Frida suggests that pay or not, companies won’t be guaranteed safety from other attacks in the future. “They will get blackmailed again and again… Now you’re a target. We know that you’re vulnerable.” Frida says baking security into your software in early development should be a priority, but the real challenge is staying proactive on an ongoing basis.
Avoiding complacency is a big point for Matt as well: “Just like any business risk, you’re going to have to deal with it on a continuous basis. This is a continuous improvement model.”
Security leaders should be particularly vigilant when dealing with external contractors or consultants. Frida outlines the risks: “Someone who doesn’t know policy, someone who doesn’t have a company computer, someone who doesn’t use a password manager. Someone who’s easily susceptible to social engineering.”
Frida warns smaller companies not to assume they’ll fly under the radar:
The future of authentication – passwordless
The humble password, used since the early days of the internet, represents an increasingly outdated means of authentication, compromised with growing ease by social engineering or brute force attacks. As Matt says, “Passwords can be tricked or coerced from you.” The golden term for forward-looking, security-conscious organizations is “passwordless”.
Frida Kreitzer weighs in: “Most simply, [passwordless] means you’re not having to type in a password or use a password manager for authentication. That’s very exciting – you’re skipping that portion and just going straight to MFA (Multi-factor authentication, where multiple criteria have to be reached in order for the user to be authenticated). It’s a key that’s being sent to a device – usually a phone.”
Passkeys – a simpler and safer sign-in
Passkeys, digital credentials generated by a device, are invisible to the user, and represent a big step forward for the passwordless future. By removing the need for passwords and relying on user devices or biometrics for authentication, passwordless essentially circumvents the risk of password-related attacks.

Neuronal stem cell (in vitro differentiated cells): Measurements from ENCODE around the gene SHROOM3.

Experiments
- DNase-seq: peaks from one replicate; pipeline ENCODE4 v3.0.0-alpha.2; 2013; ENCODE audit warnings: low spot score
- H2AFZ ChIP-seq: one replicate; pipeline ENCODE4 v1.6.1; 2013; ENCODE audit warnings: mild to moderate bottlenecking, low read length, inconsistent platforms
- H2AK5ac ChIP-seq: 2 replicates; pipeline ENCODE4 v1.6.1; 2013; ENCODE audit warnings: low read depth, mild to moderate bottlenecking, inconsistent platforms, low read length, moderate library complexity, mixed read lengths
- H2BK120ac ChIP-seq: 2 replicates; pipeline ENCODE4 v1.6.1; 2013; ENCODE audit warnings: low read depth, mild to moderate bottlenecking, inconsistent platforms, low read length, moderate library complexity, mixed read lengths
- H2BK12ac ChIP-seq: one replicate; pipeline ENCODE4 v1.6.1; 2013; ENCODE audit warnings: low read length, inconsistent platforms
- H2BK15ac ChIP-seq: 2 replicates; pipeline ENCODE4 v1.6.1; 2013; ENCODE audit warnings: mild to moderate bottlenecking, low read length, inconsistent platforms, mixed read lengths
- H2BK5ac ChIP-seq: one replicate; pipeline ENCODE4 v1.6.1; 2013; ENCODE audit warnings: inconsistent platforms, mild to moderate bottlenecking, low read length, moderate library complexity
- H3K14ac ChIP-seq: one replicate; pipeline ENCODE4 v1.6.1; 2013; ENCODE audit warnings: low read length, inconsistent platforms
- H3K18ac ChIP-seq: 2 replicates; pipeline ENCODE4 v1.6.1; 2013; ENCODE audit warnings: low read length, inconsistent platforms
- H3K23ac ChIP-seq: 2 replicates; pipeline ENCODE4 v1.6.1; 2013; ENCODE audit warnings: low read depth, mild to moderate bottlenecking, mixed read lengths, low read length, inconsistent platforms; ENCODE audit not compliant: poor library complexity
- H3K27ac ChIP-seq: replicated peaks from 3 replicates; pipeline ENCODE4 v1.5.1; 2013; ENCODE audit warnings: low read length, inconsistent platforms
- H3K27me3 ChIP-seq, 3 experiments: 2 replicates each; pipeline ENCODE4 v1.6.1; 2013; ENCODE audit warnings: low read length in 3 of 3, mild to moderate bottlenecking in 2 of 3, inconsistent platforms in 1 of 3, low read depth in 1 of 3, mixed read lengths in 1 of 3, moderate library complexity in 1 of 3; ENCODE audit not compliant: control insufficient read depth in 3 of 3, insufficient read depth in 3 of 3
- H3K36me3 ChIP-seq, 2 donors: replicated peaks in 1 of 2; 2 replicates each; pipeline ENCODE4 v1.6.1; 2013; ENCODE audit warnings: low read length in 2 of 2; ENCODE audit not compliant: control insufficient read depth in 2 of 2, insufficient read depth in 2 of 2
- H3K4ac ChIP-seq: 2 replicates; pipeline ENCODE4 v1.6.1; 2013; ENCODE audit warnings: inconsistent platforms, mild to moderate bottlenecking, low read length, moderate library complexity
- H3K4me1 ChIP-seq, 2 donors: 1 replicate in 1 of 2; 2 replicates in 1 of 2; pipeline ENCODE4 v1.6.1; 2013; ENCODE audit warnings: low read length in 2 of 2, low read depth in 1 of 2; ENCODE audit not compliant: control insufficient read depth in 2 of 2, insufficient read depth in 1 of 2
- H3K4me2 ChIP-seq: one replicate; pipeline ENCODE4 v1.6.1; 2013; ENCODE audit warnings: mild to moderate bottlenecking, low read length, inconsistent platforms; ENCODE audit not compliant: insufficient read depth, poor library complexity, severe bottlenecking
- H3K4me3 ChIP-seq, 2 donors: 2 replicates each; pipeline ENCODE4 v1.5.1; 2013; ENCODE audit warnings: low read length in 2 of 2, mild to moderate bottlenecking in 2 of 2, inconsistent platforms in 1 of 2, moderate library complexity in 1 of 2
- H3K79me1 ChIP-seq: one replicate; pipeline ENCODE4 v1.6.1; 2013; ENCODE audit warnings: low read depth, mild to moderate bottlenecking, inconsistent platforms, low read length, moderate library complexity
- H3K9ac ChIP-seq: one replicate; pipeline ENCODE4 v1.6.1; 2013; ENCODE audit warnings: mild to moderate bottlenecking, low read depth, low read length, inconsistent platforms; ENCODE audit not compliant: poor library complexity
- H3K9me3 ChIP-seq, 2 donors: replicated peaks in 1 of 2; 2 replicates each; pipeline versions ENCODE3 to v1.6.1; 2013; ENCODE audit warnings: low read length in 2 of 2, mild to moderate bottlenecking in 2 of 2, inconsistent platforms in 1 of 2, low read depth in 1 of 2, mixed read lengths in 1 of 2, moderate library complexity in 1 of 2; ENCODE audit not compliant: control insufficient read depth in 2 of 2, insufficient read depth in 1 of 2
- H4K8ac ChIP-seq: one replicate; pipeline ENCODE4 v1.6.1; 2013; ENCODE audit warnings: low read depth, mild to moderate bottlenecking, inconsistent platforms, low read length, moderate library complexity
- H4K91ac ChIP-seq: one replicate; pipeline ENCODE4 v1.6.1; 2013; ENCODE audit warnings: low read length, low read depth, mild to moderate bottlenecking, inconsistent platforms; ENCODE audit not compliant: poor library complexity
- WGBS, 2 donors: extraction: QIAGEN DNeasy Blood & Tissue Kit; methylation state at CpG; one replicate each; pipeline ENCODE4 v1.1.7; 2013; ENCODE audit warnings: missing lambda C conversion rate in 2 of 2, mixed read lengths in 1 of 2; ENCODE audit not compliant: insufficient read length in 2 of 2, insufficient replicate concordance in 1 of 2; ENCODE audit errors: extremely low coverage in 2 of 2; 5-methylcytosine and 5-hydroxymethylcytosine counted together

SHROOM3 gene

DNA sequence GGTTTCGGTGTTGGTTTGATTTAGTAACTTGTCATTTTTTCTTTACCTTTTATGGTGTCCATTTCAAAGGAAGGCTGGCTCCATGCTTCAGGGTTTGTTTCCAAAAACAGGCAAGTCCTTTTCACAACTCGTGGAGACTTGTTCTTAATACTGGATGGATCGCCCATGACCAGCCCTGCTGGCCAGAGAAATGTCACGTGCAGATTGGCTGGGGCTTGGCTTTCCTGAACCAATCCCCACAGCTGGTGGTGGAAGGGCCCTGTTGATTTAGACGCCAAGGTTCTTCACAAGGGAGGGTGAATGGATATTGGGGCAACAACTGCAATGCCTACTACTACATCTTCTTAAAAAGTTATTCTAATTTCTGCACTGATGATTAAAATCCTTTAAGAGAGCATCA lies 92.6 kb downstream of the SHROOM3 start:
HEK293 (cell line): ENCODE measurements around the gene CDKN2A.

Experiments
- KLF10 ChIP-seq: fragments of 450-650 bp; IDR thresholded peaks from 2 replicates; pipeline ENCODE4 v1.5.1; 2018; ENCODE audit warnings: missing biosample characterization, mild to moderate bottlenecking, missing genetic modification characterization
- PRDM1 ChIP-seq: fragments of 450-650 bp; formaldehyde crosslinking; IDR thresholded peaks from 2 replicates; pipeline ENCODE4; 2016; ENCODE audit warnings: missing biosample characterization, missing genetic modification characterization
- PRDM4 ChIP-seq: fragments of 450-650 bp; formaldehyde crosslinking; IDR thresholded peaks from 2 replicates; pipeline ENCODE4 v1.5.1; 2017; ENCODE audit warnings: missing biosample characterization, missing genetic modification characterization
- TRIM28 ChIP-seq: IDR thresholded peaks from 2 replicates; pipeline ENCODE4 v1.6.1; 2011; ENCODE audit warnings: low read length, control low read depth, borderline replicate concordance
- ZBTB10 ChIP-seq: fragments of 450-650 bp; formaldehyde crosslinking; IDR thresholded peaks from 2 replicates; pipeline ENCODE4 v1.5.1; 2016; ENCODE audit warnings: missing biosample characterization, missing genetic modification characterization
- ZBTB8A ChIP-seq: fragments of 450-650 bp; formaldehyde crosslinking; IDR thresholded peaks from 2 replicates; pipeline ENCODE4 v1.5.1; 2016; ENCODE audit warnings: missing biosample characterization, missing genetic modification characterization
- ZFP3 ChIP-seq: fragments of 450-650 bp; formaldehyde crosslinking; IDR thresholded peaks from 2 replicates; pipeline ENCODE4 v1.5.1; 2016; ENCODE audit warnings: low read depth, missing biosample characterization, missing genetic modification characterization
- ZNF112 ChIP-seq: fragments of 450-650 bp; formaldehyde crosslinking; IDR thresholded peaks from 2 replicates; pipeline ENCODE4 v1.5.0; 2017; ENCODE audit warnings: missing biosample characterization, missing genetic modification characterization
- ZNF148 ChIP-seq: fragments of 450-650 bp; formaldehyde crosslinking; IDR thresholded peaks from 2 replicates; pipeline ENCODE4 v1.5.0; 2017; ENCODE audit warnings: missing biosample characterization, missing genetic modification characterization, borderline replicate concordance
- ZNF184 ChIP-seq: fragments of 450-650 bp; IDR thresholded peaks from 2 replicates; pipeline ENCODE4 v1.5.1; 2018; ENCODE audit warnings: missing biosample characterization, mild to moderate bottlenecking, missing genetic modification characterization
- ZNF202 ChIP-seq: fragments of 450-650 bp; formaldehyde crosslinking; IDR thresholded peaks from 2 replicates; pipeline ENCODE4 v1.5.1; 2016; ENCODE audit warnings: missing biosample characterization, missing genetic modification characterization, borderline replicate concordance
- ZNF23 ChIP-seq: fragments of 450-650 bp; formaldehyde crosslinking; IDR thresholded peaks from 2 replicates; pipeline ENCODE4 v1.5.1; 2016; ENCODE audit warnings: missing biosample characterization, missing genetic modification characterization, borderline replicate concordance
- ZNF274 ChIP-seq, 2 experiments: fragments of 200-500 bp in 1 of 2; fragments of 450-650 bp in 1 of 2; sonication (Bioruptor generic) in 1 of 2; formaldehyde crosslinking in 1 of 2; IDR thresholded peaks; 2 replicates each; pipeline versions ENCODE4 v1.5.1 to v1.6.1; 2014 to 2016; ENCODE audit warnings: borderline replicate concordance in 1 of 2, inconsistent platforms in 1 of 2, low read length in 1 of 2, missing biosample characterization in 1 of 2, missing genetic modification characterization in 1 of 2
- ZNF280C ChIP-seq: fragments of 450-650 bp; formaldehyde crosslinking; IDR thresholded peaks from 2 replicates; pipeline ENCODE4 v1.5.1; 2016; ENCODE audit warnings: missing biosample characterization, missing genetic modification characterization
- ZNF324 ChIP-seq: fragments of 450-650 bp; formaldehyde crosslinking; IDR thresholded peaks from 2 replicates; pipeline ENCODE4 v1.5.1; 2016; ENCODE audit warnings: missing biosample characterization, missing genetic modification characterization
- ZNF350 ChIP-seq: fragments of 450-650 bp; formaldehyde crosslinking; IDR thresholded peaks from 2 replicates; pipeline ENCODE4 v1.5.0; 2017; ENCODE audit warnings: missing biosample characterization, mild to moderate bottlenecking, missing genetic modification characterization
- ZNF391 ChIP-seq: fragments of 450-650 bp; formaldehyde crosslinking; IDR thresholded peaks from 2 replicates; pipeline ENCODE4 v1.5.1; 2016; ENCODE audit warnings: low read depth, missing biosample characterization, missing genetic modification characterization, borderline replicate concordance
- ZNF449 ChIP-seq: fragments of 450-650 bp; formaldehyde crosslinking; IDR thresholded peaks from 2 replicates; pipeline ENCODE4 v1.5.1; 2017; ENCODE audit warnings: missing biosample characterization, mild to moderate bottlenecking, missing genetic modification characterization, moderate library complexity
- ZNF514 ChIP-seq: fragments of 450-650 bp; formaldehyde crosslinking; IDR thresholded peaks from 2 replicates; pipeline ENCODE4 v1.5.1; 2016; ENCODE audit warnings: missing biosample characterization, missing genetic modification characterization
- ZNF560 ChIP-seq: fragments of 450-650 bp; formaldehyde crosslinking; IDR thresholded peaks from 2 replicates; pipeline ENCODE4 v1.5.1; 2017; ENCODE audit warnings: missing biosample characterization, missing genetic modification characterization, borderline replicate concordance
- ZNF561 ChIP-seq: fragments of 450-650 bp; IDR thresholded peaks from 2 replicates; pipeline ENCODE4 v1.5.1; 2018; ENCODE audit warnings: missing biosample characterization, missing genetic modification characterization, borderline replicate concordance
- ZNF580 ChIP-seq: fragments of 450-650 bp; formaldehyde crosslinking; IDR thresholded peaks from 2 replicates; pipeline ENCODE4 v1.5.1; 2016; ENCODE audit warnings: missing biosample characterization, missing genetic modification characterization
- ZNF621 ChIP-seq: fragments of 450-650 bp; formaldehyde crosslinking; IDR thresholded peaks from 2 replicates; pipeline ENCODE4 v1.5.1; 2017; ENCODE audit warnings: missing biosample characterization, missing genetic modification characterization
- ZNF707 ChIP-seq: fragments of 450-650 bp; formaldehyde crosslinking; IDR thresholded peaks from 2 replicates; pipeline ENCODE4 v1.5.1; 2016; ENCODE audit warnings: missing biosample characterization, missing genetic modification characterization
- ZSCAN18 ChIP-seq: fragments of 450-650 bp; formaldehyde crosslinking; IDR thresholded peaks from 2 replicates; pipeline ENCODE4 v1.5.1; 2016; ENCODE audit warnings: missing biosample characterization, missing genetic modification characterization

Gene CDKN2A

Built on public-key cryptographic algorithms, passkeys are virtually impossible to phish or hack. Matt explains: “A [passkey] is a cryptographic representation of you that’s very hard to beat – it’s really large math.”
Getting your cybersecurity into a resilient posture is no mean feat. Matt points out that helpful frameworks exist that can support getting the ball rolling. “Stop trying to be the smartest guy or gal in the room. CIS (Center for Internet Security) has 153 little “do this” statements… if you do each of those you’ll greatly reduce your risk and reduce overspending because you won’t duplicate efforts. Be pragmatic.”
Important to remember is not to exaggerate or overstate security concerns when communicating with stakeholders. This can cause diminishing returns, according to Frida:
As technology continues to evolve, so do the threats that emerge alongside it, shaping the cybersecurity landscape and the strategies needed to navigate it. Understanding these ever-changing trends is vital for any business aiming to build robust defense mechanisms. They can embrace security strategies like Zero Trust architectures, prepare for the relentless threat of ransomware, and explore cutting-edge authentication methods, such as passwordless systems. Through these strategic measures, organizations can enhance their digital security, preserving trust and ensuring continuity in an era marked by swift technological changes.